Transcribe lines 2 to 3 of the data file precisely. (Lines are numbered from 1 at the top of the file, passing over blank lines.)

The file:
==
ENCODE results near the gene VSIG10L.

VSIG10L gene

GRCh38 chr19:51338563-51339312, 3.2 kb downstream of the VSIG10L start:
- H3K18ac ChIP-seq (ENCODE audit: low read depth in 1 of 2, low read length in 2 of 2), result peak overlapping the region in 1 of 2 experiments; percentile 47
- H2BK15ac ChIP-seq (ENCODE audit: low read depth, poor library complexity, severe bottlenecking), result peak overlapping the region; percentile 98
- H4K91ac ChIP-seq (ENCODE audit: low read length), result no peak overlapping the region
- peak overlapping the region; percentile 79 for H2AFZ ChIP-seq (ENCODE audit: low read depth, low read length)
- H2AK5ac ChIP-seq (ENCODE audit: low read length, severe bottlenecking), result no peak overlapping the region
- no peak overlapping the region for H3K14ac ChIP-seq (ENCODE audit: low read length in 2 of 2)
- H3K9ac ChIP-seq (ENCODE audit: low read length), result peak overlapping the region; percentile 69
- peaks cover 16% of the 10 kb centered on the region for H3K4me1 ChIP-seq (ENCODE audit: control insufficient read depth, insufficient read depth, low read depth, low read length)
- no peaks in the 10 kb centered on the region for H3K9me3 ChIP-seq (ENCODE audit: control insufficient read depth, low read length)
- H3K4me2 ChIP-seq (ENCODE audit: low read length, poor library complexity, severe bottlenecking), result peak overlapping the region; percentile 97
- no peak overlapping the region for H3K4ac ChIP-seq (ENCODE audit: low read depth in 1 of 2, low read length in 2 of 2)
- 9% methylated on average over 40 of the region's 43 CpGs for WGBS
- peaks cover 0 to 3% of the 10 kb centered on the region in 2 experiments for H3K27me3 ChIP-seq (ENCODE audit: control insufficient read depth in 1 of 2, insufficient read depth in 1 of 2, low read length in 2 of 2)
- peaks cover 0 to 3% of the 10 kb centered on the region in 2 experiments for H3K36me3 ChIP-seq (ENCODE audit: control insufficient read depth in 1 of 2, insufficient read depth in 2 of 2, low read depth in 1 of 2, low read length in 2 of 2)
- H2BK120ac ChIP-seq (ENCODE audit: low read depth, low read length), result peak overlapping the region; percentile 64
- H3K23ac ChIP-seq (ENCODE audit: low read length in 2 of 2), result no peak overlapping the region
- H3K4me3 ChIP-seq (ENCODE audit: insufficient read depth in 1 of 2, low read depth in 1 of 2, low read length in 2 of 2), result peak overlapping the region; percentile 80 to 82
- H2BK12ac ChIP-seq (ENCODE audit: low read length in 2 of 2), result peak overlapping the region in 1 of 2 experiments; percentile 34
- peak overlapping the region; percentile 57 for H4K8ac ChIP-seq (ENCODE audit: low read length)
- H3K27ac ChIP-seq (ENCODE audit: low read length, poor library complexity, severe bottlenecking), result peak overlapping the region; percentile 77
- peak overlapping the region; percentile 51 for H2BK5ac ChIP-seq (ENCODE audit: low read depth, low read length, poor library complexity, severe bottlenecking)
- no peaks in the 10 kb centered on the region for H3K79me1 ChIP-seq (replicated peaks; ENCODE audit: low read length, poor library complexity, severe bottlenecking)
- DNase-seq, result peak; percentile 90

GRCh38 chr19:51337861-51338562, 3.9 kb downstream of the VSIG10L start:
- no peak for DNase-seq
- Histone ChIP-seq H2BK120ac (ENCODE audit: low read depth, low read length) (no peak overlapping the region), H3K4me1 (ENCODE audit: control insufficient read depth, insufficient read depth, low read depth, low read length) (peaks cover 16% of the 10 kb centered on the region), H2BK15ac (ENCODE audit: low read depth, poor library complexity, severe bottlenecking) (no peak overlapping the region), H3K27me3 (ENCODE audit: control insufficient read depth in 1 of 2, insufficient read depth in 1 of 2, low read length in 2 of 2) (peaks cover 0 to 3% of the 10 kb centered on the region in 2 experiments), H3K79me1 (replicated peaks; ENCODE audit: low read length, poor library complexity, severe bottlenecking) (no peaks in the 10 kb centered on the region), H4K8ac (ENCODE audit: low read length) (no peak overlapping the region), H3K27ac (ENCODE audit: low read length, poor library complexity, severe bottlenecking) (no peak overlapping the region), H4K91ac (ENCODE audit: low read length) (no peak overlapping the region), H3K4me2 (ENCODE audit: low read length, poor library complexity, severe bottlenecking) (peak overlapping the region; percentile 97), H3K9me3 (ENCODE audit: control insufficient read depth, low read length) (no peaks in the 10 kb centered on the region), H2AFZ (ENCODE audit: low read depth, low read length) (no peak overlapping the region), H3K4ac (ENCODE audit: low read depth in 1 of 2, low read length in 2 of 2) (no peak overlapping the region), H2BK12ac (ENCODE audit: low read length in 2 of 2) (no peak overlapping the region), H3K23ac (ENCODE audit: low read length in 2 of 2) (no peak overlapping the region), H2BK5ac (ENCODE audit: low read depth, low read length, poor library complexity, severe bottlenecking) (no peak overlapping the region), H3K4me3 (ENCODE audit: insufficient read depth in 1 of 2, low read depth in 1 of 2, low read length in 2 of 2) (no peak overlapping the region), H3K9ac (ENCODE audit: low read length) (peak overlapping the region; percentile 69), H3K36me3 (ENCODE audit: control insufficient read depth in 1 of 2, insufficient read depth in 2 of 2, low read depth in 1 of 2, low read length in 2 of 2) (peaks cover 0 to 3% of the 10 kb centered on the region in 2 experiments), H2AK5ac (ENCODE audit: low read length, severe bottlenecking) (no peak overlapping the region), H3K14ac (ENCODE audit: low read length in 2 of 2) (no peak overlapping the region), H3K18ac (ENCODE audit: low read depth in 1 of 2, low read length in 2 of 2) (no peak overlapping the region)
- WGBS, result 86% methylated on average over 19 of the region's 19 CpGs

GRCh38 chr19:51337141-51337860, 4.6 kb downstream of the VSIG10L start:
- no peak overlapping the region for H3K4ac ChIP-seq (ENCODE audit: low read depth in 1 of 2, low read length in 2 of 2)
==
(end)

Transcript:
VSIG10L gene

GRCh38 chr19:51338563-51339312, 3.2 kb downstream of the VSIG10L start: